An official website of the United States government
Here's how you know
A .mil website belongs to an official U.S. Department of Defense organization in the United States.
A lock (lock ) or https:// means you’ve safely connected to the .mil website. Share sensitive information only on official, secure websites.

News Search
NEWS | Sept. 4, 2018

National Preparedness Month: Making a disaster plan (Week 1)

Joint Base Charleston Emergency Management Training Section

National Preparedness Month, recognized each September, provides an opportunity to remind us that we all must prepare ourselves and our families now and throughout the year. This year, we will focus on planning, with an overarching theme: Disasters Happen. Prepare Now. Learn How. 

The first step to disaster preparedness is simply researching what the potential hazards are in your area. Knowing which hazards you could be facing is important to your planning process. Since hurricanes are a major hazard here, it is extremely important that everyone in the area know about evacuation procedures and safety measures needed to protect your property from hurricane force winds, rains, earthquakes, floods and fires.

This week’s National Preparedness Month article discusses how to make and practice your plan.

Make and practice your plan:

Planning is the key to success and practice, as they say, makes perfect. So step one is to make a plan. Each family’s plan will be unique to their needs. is an excellent place to start your planning. Disaster planning in the Lowcountry needs to include preparedness for all major natural disasters to which this area is prone. The two biggest threats to our area are hurricanes and flooding. The South Carolina Emergency Management Department website includes evacuation routes, flood zones, and hurricane guides for the current season. Here is the link to their website for more information .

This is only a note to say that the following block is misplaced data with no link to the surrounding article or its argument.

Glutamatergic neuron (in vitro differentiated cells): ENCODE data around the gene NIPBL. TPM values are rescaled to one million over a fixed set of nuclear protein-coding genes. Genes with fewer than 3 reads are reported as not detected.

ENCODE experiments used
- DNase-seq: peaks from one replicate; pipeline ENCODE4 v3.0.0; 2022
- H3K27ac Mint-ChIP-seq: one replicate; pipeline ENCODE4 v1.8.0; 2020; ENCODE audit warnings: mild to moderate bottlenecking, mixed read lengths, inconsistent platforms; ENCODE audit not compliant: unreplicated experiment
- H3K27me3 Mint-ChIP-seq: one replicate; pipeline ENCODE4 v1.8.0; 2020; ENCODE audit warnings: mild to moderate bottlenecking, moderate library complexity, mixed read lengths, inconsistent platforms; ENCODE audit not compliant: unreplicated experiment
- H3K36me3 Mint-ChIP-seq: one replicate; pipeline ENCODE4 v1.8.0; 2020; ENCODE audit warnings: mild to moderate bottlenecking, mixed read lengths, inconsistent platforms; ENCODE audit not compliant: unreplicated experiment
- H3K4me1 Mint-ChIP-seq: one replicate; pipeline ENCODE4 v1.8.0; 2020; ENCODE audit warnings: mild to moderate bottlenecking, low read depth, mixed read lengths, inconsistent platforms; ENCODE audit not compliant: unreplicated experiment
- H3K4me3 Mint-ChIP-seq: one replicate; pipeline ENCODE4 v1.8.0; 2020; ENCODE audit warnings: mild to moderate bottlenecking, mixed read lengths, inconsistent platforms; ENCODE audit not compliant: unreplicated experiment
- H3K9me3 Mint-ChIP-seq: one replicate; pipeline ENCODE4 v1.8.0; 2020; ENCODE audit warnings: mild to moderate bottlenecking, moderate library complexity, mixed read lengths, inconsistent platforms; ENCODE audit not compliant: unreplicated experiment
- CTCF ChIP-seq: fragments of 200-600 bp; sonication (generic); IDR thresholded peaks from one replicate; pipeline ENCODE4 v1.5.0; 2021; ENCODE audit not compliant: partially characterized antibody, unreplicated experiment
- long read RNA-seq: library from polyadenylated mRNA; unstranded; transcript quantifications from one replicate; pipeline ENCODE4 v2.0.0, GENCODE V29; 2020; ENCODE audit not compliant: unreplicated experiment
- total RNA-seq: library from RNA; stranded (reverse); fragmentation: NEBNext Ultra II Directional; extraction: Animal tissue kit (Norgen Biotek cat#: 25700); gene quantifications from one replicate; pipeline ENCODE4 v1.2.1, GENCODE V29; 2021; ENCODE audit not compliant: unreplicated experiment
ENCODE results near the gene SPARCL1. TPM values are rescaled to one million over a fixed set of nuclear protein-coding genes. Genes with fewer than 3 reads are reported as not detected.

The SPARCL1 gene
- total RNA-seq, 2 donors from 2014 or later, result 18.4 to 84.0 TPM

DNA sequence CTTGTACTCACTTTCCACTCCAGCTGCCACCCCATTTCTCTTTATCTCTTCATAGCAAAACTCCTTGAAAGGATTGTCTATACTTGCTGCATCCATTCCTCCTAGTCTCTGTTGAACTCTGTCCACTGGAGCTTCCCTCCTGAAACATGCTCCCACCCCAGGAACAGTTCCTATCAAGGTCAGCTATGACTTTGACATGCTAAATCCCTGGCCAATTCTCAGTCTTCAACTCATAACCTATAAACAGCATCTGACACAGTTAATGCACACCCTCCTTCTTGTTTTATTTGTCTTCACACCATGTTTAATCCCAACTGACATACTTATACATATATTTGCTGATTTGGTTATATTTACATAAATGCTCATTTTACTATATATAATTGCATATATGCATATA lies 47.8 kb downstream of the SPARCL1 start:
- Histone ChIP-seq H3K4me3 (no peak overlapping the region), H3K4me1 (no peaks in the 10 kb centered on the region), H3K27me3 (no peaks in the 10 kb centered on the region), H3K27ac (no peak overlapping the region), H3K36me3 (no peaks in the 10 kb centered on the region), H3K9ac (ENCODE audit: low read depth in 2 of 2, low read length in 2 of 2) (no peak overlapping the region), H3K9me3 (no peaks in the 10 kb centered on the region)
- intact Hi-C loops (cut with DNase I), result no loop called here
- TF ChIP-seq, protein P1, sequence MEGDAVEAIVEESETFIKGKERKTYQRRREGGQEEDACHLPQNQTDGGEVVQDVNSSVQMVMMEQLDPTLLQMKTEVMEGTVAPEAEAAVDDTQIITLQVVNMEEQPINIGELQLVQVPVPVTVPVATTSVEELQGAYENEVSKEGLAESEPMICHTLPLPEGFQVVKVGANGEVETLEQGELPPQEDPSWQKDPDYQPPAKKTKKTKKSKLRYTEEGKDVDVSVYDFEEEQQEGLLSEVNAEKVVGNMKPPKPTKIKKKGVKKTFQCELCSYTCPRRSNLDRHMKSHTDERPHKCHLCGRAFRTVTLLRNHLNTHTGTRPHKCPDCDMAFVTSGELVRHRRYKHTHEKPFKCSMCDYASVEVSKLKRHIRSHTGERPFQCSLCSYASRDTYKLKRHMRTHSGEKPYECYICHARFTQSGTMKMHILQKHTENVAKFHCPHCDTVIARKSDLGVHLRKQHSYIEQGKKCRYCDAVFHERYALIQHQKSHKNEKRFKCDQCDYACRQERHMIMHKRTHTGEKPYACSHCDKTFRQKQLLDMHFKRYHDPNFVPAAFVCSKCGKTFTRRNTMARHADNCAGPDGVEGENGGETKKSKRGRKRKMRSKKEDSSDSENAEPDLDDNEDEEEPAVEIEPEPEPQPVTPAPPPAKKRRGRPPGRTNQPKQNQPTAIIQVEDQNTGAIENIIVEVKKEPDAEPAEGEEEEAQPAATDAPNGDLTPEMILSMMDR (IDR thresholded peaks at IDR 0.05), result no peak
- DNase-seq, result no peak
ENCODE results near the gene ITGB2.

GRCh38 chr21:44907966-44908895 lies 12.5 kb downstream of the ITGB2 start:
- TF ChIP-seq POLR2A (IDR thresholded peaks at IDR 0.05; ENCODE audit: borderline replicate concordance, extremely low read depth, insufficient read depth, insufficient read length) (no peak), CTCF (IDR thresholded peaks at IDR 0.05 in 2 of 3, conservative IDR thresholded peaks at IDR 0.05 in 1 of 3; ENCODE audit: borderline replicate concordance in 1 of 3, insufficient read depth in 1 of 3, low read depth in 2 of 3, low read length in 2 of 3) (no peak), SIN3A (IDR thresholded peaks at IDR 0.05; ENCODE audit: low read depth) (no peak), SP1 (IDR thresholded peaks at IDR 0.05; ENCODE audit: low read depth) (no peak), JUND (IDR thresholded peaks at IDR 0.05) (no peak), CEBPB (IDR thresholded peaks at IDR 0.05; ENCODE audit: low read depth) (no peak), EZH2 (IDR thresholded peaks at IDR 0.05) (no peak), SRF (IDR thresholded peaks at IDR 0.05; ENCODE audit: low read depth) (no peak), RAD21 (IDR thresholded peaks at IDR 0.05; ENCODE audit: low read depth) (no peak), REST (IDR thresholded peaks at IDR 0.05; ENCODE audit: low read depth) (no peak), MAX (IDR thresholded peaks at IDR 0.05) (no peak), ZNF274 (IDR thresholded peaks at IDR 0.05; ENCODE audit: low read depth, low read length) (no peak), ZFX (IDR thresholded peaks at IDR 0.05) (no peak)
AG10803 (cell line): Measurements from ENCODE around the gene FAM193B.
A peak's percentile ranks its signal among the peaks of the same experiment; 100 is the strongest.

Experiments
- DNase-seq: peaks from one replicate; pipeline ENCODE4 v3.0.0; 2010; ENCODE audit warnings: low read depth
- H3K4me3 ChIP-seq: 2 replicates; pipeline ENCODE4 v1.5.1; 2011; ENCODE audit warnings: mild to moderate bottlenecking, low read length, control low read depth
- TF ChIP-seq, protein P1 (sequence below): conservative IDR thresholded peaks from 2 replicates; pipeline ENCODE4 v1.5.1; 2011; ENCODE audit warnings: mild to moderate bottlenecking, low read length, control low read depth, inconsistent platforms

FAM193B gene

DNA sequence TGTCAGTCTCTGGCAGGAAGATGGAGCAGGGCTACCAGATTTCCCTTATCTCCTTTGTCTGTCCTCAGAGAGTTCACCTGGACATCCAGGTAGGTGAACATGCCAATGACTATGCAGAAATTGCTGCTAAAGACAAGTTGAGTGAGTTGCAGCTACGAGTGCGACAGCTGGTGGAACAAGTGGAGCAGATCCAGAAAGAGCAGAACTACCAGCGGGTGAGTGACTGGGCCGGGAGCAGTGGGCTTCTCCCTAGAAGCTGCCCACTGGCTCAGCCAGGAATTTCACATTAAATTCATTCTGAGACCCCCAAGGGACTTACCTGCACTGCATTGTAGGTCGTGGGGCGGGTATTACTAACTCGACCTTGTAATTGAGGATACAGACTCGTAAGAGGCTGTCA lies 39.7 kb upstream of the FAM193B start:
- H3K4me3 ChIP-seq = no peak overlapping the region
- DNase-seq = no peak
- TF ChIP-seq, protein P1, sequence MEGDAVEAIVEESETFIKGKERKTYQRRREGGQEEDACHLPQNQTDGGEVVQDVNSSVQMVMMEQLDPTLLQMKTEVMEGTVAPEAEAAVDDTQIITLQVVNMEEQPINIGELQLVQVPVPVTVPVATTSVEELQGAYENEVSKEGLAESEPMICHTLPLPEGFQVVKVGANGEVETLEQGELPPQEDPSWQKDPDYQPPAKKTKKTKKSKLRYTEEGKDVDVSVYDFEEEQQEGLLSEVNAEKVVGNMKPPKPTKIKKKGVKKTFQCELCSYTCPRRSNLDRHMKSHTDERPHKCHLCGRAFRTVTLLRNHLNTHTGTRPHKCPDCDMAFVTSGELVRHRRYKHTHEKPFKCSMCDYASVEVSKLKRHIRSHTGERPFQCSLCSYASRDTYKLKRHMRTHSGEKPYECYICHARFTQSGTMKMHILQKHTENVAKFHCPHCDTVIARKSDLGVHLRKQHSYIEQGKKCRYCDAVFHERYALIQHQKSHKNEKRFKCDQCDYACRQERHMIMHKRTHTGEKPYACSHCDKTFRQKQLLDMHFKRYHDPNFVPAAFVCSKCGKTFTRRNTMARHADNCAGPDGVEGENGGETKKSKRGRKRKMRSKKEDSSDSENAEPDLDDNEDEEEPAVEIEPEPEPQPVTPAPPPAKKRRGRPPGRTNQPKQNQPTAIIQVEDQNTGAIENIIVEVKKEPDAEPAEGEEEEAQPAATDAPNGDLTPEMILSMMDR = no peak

For you and your family’s safety, ensure to follow these steps:

  1. Make a disaster plan- Create a family disaster plan and include all members of the family, including any pets in the household. Discuss different disasters that could strike and what you would do in each scenario. Your plan should include two different meeting places – one near your home and a second outside your neighborhood if returning home isn’t an option. In the event of a disaster, call a friend, supervisor or family member to let everyone know you’re safe and where you are. Be sure to research and practice your evacuation route. Knowing where you’re going can help you avoid panic during a disaster. Every member of your household should have a role to play. Work together, discuss and share ideas for your family’s plan.
  2. Make a kit- It is best practice to have two disaster kits – one for your home and one for your car. is a great resource to help determine the best items to have in your kit, which can be a simple kit to last a few days or an expanded kit good for a week or more. An example of the simplest kit would be one containing non-perishable food and water for at least 3 days, a radio, a flashlight, a first aid kit, and extra batteries, can opener, eating utensils, local maps and moist towelettes. A hurricane guide would certainly be helpful for your kit as well. If you have pets, very young children, elderly family members, or persons with special needs in your household, your kits may need to be adjusted to accommodate their needs.
  3. Practice – Once you make plans, practice them! Have a fire drill at least twice a year. Practice your evacuation routes. Go through and practice your family communication plan. Practicing will make everyone feel more confident and will help ensure your plan will work smoothly in a real disaster.